by Mitch Kokai
Senior Political Analyst, John Locke Foundation
Dan Way reports the potential implications of Senate Bill 656, which lawmakers approved and sent Thursday to Gov. Roy Cooper.
Senate Republicans sent strong signals with Thursday’s passage of the Electoral Freedom Act of 2017 that they may still scrap judicial elections in exchange for some form of merit selection for judges.
Senate Bill 656 is a wide-ranging electoral reform package now awaiting Gov. Roy Cooper’s signature. Its backers said it would eliminate the 2018 judicial primaries so lawmakers can methodically deliberate the best method to choose future judges.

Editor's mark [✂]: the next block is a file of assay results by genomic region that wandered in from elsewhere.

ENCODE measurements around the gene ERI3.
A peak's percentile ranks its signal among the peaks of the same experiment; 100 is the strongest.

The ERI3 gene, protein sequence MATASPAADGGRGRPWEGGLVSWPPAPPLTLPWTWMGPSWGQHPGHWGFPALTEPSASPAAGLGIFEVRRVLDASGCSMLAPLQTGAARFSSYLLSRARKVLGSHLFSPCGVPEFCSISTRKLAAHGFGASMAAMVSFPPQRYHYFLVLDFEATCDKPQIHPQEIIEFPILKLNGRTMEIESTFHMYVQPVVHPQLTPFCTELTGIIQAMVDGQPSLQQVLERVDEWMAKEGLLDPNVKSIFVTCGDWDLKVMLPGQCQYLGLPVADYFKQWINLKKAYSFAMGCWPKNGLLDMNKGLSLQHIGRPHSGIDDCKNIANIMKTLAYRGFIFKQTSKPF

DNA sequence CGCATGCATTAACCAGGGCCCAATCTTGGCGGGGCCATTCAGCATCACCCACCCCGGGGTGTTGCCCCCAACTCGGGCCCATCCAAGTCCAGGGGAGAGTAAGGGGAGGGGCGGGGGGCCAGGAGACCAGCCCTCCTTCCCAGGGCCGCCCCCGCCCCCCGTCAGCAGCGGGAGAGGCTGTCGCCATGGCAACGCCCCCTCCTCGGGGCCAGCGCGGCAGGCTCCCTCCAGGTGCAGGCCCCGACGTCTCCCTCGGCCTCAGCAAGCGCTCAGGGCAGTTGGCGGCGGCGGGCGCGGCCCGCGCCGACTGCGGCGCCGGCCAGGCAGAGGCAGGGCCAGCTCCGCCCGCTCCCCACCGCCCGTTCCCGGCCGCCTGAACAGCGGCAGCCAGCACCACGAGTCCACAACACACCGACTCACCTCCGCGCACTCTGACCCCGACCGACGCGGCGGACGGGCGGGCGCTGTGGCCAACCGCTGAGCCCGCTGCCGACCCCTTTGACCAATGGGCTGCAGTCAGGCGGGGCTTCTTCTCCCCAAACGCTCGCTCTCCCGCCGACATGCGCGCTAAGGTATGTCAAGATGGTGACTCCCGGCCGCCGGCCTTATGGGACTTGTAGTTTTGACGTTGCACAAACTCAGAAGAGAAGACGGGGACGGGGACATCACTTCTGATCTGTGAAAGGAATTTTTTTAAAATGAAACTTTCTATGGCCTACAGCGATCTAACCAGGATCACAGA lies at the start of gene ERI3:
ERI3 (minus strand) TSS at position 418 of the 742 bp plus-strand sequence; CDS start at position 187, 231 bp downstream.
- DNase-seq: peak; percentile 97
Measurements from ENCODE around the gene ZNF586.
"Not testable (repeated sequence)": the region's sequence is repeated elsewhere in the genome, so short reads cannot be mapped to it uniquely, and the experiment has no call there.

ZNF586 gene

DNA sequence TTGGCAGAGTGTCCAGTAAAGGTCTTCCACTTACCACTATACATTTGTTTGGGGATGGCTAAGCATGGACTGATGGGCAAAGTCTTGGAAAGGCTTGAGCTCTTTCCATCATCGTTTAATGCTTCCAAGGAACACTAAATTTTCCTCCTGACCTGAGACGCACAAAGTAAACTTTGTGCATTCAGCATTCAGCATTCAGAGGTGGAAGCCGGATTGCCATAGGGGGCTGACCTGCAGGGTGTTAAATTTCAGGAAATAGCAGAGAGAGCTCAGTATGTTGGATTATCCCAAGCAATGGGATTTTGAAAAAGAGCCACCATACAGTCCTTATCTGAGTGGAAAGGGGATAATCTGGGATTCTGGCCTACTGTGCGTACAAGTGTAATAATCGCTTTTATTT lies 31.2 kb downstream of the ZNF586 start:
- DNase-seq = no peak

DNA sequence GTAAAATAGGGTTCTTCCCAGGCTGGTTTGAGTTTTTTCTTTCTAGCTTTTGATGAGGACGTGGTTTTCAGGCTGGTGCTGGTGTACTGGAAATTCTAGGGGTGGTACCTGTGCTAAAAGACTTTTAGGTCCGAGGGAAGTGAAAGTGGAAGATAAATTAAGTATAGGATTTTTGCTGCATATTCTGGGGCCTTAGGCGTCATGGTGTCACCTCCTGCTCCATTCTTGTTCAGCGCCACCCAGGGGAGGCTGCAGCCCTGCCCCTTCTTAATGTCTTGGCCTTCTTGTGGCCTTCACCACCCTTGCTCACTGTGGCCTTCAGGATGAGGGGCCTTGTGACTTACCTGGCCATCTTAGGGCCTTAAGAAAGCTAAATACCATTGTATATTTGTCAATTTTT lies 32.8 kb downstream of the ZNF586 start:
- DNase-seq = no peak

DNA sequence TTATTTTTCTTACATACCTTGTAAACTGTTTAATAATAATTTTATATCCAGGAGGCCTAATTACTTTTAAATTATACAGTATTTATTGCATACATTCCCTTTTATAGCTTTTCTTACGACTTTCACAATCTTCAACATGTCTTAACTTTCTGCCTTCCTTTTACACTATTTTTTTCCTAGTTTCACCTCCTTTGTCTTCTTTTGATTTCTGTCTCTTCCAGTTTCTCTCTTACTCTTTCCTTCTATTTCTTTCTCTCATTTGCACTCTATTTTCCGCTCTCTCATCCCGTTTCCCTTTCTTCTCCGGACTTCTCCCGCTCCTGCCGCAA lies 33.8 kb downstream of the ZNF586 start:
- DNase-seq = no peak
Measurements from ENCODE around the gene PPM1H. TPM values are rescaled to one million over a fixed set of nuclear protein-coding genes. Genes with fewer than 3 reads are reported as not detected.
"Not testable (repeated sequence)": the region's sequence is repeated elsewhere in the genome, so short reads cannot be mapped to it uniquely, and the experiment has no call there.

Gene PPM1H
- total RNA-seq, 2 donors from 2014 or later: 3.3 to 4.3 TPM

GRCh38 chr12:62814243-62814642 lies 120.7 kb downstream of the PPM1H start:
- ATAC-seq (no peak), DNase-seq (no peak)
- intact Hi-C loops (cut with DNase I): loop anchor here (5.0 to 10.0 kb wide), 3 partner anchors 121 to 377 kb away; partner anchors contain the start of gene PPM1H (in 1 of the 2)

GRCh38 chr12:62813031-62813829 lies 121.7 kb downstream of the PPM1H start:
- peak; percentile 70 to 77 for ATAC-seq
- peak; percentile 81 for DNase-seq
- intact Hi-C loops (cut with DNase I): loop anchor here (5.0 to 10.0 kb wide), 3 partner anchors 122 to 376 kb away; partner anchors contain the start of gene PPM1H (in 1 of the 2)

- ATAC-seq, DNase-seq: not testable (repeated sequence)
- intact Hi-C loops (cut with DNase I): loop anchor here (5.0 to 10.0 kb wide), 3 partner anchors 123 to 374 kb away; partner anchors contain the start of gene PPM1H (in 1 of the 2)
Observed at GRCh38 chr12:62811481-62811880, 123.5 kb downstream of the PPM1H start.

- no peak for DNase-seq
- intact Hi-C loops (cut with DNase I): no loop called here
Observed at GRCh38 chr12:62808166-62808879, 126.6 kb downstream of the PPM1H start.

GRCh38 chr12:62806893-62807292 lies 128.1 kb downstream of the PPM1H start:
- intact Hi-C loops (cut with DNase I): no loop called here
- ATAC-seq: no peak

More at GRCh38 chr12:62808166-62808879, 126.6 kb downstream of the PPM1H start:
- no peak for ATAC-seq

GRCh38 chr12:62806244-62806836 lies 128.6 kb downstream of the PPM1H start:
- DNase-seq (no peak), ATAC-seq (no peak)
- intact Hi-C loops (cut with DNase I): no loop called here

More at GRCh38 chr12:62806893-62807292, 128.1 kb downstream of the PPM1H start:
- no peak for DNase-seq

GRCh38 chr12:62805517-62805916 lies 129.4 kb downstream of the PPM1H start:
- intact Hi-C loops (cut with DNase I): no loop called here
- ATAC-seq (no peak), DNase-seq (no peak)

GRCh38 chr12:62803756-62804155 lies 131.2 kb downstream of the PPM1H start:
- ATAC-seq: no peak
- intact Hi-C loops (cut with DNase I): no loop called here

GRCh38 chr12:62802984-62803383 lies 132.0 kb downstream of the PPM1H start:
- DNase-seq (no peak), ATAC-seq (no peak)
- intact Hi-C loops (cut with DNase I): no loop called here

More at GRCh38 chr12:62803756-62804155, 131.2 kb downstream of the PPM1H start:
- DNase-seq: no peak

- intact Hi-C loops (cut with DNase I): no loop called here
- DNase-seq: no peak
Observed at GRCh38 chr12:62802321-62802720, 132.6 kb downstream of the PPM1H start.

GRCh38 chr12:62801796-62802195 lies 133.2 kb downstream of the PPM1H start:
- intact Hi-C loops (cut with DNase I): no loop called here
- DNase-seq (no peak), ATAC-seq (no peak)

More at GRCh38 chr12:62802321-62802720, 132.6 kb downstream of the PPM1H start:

“We as a body have been clear to what our intent was” in seeking an alternate way of selecting judges, Sen. Ralph Hise, R-Mitchell, primary sponsor of S.B. 656, said during floor debate.
He called the current system flawed because voters seldom know who the candidates are, and know even less about their positions, partly because they are barred from saying how they would rule on cases.
Hise raised the prospect of reviving a judicial retention system the General Assembly passed in 2015, saying a constitutional amendment would resolve any legal hurdles.